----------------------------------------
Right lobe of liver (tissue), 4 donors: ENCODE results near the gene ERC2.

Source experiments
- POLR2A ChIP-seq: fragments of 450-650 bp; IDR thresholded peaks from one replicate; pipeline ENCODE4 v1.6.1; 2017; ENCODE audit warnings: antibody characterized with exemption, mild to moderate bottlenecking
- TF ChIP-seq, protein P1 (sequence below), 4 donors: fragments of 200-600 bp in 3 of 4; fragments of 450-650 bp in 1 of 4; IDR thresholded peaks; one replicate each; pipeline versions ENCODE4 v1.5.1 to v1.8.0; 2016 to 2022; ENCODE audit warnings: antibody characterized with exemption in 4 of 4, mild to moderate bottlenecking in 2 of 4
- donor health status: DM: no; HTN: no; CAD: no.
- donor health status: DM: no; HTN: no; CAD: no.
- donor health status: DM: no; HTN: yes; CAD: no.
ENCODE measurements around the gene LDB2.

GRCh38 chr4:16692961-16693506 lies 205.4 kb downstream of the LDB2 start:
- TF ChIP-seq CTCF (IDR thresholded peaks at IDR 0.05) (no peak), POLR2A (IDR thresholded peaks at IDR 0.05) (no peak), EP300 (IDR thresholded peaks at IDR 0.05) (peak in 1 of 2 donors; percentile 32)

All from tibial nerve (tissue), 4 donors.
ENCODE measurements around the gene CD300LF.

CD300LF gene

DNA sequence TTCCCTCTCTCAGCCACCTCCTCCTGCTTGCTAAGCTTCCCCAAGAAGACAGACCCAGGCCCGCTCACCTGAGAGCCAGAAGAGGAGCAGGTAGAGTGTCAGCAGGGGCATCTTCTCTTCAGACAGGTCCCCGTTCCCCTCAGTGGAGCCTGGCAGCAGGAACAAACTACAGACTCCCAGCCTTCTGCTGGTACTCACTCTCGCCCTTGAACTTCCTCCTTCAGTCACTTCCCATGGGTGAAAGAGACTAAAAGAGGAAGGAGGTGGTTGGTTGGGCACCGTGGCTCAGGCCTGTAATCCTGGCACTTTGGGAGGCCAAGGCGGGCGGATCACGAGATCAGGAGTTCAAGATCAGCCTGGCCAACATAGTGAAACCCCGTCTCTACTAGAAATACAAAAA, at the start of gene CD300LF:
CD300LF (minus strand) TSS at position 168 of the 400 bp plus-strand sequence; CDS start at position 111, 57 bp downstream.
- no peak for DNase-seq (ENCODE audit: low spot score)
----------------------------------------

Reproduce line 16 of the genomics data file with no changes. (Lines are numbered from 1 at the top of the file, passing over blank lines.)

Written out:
- no peak for DNase-seq (ENCODE audit: low spot score)